One Simple Change To Cut Your Food Costs
I have been crunching some numbers – specifically the number of grammes of protein in different foods. Something Jack Monroe said on A Girl Called Jack chimed with me. She points out that the most expensive part of a main meal is the protein while the starchy carbs are generally the cheapest. That being the case, the key to thriftier dinners in Tartan Towers must be changing to cheaper sources of protein, yes? I decided to look into that.
This week I have spent an unreasonable amount of time looking up the protein content of all the foods I could think of. I worked out how many grammes of each made up 45g of protein (an adult’s daily intake, more or less) and then worked out how much that amount of each food would cost at a supermarket. Then I ranked them. I need to get out more.
Thrifty Sources Of Protein
There were no surprises about which protein source is the most expensive. Meat costs most, and so it should – done humanely animal husbandry is high-maintenance and resource-hungry. Meat is followed – not especially closely – by fresh fish. Frozen fish is less expensive, costing roughly the same per gramme of protein as eggs and nuts. Tinned fish and cheese are cheaper, milk cheaper still, but the winner of the cheap protein award is… pulses.
In fact, pulses also get nominated for the frugal fibre prize and the thrifty iron cup, as well as winning medals for low fat levels. So swapping some of our meaty meals for bean-based ones will cut our costs AND improve our diets. Simple.
Thrifty Pulses And How To Get Carnivores To Eat Them
I don’t need any persuading here: I love a lentil and cheerfully champion chick peas. The rest of the Tartan Household might get on board less willingly, though. At the moment, my tartan carnivores eat a pulse-based dinner once a week, but they do love their meat. Tartan Dad in particular becomes despondent if there is no sign of a dead animal on his plate. (He claims it’s a man thing.) They do already eat certain pulse dishes quite happily though – baked beans on toast, lentil soup, dhal with a curry – surely I should be able to nudge them further into lentil-love?
I think the key to success is to keep five ideas in mind…
1 Mix pulses with meat to break your carnivores in gently. Make a meat dish but bulk it out with beans. If you cook the beans in with the meat they will absorb the savour. We already do this in chilli con carne – I am going to try the same approach with other meat stews., adding white beans to a chicken casserole, haricots to a beef stew, lentils to stewing sausages. Or I might try this Spanish Meatball And Butterbean Stew from BBC Good Food.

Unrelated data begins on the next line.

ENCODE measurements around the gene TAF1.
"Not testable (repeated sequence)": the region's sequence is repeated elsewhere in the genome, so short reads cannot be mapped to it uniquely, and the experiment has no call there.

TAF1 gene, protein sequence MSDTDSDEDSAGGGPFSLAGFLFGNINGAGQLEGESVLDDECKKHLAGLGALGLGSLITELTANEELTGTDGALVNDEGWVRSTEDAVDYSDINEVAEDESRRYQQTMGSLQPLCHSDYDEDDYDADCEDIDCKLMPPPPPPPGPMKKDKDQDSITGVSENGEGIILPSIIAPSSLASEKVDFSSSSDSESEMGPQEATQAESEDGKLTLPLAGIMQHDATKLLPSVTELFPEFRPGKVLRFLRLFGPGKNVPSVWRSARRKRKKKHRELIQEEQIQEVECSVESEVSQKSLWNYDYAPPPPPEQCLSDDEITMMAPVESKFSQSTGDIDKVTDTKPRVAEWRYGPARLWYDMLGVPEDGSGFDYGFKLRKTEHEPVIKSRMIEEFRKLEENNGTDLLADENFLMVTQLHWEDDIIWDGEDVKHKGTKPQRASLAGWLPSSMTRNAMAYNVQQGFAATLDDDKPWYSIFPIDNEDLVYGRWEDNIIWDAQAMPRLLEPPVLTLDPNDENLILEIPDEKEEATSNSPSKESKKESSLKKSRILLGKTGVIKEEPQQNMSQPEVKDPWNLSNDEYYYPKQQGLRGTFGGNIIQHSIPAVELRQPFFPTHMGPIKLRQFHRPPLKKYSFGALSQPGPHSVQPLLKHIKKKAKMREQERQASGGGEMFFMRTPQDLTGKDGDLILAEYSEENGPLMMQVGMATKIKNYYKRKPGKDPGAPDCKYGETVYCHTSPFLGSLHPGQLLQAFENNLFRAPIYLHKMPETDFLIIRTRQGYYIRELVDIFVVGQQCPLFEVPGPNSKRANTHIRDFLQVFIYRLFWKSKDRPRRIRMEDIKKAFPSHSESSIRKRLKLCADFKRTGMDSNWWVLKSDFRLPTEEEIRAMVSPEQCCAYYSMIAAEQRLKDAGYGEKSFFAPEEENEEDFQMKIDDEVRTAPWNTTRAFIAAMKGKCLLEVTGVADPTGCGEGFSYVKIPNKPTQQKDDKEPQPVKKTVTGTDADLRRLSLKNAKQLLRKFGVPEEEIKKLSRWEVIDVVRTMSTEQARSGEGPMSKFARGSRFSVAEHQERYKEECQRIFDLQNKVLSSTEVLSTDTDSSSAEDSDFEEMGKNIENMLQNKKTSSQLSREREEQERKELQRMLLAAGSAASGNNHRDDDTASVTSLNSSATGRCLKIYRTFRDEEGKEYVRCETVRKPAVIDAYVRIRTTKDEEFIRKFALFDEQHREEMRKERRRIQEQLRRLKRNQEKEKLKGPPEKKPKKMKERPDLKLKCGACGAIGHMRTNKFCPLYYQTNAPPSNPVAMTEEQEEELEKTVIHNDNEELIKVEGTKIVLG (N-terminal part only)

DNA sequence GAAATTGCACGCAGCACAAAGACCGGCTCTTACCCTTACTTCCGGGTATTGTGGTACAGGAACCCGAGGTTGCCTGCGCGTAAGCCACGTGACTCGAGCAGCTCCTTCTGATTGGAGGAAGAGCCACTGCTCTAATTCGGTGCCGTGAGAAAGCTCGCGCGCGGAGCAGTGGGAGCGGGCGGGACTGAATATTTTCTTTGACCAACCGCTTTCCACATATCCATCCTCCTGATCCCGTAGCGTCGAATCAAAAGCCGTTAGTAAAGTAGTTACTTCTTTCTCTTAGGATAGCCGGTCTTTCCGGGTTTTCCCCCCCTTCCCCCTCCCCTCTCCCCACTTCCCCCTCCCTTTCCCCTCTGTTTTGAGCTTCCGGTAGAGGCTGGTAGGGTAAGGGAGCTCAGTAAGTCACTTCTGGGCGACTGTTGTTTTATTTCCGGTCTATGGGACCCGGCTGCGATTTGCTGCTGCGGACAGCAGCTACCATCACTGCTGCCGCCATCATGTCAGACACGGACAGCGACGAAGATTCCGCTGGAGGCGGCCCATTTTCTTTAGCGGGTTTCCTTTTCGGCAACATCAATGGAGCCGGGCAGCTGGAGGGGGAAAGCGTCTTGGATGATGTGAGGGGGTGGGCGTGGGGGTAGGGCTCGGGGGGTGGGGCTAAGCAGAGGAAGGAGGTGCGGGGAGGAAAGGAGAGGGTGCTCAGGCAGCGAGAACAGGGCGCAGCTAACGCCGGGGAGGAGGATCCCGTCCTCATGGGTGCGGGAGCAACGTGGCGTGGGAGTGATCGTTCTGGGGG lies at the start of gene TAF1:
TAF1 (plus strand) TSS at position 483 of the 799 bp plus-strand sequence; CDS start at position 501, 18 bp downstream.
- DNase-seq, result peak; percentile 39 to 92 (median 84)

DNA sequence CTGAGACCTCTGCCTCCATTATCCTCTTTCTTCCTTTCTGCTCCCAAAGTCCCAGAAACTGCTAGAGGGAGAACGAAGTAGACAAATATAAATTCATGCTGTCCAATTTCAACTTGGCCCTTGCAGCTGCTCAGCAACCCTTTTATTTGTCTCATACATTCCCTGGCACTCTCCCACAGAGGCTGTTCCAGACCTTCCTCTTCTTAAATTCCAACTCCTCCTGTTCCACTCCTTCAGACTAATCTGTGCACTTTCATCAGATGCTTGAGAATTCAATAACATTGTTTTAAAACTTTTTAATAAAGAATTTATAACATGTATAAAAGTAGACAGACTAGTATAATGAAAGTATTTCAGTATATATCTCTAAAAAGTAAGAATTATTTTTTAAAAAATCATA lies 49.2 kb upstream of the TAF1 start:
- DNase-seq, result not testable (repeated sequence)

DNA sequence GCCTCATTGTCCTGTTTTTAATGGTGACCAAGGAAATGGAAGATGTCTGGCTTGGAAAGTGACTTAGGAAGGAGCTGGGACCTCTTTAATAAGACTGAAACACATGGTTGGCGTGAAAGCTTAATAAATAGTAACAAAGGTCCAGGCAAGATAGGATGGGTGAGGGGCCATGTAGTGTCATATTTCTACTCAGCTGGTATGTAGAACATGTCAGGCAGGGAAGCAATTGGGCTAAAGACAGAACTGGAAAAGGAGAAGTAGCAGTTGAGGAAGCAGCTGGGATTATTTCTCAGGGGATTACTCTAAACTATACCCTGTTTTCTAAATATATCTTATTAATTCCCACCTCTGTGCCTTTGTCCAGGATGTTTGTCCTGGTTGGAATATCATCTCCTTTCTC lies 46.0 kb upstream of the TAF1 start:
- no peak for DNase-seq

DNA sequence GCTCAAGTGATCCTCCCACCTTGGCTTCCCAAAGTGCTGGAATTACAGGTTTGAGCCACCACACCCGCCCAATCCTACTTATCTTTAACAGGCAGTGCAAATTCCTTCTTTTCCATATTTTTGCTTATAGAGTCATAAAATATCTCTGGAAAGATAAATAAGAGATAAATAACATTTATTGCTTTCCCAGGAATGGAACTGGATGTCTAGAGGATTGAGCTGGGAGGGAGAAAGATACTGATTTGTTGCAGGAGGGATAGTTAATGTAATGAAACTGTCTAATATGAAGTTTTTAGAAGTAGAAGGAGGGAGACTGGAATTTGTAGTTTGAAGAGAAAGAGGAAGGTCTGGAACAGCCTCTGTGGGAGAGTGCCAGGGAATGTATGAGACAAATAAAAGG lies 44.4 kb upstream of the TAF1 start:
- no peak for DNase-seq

2 Use cuts of meat with bones in. Cooked with the beans – as in this spicy chicken and bean stew – they will make the gravy and the beans so full of meaty savour that nobody will mind the fact that there is less meat. They are cheaper too. And they will make the meat look bigger. We carnivores are easily fooled.
3 Treat meat as a decoration rather than as a core protein source. Make the pulses the main event but add a little meat to stop carnivores wilting in despair. The chorizo in this chickpea dish is a very small portion of meat, but you are in no doubt that the meal has meat in it. This is an idea I first came across in Hugh Fearnely Whittingstall’s River Cottage Veg but thrifty cooks around the world have been working this one for centuries – little chunks of meat in a broad bean risotto, dotted with scraps of chicken in a quesadilla, baked beans with odd chunks of bacon…
4 Add plenty oil for a ‘man-food’ feel. One of the reasons we like meat is because the fat content helps to release flavour and signals to our brains that we are eating calorie-dense fuel. Replicate that with generous glugs of vegetable oils, butter or cheese. I would serve these pesto beans with big chunks of fresh bread to mop up the oils or spoon them into pita breads or wraps. Although, I wouldn’t try it at this stage of reprogramming my carnivores – to obviously meatless. So I will try them first with some scraps of chicken on top or maybe a tiny lamb chop.
5 Go big to keep it interesting. A bland heap of beans or a blob of lentils can be a bit underwhelming so add texture and colour with chunks of veg, and excitement with big flavours – spices and herbs, wine, quality meat stocks… For me, this aubergine daal from Jamie Oliver fits the bill perfectly – unfortunately, for the rest of the Tartan Household it misses the mark because they all hate aubergine. I am thinking we could try it with chunks of slow-roasted peppers or maybe wedges of roast red onion.
That’s my plan. Will it work? I’ll keep you posted.